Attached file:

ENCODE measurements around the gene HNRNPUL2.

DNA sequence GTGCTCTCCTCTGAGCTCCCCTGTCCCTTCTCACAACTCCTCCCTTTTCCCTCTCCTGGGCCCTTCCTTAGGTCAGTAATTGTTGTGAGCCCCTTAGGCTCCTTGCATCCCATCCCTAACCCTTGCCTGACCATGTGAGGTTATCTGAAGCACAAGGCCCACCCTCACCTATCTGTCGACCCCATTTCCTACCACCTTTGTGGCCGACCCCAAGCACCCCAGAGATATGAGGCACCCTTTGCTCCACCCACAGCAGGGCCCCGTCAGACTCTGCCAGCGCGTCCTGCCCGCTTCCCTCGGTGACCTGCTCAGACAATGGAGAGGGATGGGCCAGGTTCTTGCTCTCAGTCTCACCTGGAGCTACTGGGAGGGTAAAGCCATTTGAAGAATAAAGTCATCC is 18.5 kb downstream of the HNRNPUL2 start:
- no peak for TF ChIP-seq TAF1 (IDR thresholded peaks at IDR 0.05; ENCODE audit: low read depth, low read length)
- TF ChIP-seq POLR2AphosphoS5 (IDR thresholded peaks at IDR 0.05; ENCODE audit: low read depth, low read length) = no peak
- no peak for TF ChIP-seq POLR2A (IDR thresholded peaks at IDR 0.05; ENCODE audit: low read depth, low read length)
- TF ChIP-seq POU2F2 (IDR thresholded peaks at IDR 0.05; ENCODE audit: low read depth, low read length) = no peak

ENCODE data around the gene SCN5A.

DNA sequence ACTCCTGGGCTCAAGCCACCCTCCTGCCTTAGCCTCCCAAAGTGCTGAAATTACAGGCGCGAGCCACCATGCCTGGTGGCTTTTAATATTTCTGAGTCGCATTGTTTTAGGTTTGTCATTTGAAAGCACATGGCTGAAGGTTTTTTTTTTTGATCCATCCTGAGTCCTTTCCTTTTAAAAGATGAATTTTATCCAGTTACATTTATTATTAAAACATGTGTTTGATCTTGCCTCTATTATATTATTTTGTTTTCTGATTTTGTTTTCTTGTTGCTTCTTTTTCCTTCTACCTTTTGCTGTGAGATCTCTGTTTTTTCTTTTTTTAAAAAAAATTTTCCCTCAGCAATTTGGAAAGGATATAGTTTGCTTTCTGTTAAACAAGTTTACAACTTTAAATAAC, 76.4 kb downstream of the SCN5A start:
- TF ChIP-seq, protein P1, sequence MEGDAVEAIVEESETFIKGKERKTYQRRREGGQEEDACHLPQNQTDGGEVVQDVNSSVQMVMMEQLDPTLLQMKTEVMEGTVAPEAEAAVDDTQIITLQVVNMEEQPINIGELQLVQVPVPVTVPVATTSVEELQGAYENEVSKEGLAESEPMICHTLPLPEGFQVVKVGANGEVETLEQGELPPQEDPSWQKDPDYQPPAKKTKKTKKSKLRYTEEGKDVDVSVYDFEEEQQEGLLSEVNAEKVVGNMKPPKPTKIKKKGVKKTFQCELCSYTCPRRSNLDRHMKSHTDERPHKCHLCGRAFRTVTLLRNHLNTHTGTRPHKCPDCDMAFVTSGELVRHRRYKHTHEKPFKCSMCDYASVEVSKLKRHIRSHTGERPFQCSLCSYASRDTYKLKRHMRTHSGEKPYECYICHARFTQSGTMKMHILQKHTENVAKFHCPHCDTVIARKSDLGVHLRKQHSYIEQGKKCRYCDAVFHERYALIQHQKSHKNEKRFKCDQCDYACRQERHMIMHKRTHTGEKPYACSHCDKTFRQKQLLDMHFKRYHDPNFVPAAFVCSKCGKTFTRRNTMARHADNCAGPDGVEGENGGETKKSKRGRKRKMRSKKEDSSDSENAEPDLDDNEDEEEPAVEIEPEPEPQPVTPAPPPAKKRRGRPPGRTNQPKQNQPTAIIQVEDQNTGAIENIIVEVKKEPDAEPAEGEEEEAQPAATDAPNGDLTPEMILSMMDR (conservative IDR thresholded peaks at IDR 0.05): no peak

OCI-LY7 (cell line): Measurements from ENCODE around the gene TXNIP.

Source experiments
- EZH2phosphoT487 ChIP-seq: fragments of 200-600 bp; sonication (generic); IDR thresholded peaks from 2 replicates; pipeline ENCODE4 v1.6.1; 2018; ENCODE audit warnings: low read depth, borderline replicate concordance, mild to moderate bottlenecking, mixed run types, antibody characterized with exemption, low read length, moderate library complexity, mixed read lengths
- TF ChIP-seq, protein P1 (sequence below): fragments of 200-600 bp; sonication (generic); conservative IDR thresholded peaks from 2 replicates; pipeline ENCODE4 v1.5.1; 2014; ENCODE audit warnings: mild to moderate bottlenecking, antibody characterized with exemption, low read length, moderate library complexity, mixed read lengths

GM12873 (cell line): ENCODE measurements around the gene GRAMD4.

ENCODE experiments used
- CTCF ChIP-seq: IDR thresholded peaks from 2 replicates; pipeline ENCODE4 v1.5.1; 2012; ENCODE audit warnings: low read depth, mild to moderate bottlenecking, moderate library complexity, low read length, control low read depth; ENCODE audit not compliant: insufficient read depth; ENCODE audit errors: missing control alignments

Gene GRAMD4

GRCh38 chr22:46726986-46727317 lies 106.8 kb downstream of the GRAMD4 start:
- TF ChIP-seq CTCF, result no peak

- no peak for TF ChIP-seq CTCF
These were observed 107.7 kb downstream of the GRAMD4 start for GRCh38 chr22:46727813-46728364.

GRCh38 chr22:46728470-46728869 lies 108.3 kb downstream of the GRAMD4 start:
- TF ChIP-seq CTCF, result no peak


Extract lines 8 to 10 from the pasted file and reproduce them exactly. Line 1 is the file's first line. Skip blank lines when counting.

DNA sequence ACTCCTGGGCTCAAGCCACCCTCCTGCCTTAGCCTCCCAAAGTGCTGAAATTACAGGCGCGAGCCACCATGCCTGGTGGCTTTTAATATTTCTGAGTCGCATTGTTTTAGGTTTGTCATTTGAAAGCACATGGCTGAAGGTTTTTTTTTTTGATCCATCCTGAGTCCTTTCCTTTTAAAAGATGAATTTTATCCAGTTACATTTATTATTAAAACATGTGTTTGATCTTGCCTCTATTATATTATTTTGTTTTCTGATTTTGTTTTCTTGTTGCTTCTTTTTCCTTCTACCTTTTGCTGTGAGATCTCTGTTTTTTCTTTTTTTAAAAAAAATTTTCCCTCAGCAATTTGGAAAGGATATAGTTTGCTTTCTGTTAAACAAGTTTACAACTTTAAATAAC, 76.4 kb downstream of the SCN5A start:
- TF ChIP-seq, protein P1, sequence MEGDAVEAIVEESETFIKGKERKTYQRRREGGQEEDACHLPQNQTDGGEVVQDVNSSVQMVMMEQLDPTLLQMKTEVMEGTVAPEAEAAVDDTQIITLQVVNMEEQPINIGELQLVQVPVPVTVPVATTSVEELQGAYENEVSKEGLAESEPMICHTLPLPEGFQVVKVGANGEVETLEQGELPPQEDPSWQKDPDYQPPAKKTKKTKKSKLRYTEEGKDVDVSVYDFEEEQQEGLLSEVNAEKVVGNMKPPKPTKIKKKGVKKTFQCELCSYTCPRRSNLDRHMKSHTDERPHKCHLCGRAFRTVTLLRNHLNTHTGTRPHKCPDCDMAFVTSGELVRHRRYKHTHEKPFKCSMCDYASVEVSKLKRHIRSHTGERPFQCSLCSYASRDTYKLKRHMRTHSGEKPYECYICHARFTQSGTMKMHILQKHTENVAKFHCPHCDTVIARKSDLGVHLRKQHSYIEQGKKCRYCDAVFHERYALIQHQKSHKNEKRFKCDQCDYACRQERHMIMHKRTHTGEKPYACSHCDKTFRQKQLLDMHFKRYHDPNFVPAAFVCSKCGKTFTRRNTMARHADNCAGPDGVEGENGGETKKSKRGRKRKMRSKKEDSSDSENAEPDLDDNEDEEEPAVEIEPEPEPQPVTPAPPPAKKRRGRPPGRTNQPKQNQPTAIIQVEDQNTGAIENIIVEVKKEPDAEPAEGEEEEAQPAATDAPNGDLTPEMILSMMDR (conservative IDR thresholded peaks at IDR 0.05): no peak

OCI-LY7 (cell line): Measurements from ENCODE around the gene TXNIP.